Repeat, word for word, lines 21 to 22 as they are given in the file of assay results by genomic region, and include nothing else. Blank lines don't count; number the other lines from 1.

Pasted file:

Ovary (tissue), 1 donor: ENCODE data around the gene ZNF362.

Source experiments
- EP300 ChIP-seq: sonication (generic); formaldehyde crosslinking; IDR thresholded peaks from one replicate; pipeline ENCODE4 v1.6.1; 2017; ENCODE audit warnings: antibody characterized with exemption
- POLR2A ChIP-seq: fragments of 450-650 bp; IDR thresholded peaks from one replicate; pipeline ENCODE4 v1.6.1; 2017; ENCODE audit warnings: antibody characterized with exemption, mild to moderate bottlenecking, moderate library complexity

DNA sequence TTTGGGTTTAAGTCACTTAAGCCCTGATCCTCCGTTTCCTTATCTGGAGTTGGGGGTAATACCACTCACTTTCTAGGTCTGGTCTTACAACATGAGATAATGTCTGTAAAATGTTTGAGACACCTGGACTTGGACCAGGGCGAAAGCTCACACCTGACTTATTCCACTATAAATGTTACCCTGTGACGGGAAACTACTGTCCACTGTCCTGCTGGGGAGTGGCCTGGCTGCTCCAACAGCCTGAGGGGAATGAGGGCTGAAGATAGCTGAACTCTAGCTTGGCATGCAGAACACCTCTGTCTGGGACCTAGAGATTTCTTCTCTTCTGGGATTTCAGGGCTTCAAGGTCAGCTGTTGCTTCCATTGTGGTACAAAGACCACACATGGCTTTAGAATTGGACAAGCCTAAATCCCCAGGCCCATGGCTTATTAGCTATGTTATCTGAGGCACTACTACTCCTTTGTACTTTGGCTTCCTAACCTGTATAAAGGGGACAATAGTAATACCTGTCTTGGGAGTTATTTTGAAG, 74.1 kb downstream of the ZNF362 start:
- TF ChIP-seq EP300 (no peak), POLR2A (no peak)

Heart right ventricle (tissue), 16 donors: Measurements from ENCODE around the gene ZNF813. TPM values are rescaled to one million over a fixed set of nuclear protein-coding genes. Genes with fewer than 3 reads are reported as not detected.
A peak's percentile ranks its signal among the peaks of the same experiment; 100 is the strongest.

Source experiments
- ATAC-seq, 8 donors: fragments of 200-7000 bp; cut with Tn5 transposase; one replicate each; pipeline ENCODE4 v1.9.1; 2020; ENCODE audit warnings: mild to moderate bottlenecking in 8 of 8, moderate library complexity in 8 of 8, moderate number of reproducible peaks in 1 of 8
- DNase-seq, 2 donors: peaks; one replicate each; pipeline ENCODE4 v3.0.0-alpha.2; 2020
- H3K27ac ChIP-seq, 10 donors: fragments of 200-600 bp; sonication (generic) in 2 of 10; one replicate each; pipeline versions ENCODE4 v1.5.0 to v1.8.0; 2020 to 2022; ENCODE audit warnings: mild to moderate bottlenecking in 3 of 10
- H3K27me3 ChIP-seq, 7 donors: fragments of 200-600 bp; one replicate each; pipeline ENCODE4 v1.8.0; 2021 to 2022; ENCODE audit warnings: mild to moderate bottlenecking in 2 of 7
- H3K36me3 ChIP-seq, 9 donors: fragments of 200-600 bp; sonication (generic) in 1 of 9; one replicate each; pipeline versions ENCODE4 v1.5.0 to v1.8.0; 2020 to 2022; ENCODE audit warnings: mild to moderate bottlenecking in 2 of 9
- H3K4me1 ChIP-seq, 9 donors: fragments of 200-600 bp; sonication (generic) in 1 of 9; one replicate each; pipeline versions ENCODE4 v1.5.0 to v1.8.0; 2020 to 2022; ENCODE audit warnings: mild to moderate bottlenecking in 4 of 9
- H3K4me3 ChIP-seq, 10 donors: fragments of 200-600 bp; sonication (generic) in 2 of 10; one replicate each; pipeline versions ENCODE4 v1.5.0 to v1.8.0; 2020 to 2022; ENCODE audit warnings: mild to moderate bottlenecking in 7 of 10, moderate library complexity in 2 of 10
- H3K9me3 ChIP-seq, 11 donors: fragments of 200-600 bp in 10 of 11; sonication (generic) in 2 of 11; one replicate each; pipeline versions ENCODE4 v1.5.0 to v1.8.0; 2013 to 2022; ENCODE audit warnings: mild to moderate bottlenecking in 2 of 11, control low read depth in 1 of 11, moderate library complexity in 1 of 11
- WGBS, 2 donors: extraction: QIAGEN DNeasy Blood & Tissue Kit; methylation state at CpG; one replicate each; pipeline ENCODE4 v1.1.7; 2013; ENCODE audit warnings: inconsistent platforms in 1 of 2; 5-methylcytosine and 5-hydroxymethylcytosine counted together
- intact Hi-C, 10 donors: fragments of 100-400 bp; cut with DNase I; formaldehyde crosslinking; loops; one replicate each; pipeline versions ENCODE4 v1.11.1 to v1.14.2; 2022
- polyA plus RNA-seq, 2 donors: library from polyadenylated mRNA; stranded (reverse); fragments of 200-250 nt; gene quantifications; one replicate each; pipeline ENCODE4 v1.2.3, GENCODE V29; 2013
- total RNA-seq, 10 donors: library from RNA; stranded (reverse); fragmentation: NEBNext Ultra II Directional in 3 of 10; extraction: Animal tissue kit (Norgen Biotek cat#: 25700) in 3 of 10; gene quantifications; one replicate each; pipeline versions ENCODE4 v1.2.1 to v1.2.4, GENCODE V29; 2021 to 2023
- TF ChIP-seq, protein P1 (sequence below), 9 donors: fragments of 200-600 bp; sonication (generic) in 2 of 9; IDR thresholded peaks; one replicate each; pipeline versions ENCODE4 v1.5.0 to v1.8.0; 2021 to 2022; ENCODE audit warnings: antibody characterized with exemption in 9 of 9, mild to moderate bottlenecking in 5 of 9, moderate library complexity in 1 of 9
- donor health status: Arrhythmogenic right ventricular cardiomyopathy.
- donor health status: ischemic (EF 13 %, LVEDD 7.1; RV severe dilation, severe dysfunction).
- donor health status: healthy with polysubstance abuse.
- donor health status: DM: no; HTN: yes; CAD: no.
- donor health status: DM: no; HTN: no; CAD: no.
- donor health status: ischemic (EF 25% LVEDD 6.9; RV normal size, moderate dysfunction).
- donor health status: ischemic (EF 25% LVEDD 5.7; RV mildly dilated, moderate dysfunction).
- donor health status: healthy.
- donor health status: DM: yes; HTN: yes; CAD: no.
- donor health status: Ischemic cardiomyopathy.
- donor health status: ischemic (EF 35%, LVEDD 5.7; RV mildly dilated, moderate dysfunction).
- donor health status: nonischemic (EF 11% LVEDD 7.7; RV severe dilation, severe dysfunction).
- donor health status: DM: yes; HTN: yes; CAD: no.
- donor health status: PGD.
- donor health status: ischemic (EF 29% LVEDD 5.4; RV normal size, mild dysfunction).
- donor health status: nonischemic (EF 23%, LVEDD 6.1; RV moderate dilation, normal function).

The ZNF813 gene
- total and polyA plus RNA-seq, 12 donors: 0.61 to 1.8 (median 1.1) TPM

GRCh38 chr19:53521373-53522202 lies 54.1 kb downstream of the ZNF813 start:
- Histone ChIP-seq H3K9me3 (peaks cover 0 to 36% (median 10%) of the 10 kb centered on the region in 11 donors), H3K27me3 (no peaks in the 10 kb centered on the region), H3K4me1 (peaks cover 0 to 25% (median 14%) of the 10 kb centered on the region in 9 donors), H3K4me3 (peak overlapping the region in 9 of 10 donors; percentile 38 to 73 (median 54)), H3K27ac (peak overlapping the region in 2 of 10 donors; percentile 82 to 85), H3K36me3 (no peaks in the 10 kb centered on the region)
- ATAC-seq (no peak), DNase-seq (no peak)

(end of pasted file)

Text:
- total RNA-seq, 10 donors: library from RNA; stranded (reverse); fragmentation: NEBNext Ultra II Directional in 3 of 10; extraction: Animal tissue kit (Norgen Biotek cat#: 25700) in 3 of 10; gene quantifications; one replicate each; pipeline versions ENCODE4 v1.2.1 to v1.2.4, GENCODE V29; 2021 to 2023
- TF ChIP-seq, protein P1 (sequence below), 9 donors: fragments of 200-600 bp; sonication (generic) in 2 of 9; IDR thresholded peaks; one replicate each; pipeline versions ENCODE4 v1.5.0 to v1.8.0; 2021 to 2022; ENCODE audit warnings: antibody characterized with exemption in 9 of 9, mild to moderate bottlenecking in 5 of 9, moderate library complexity in 1 of 9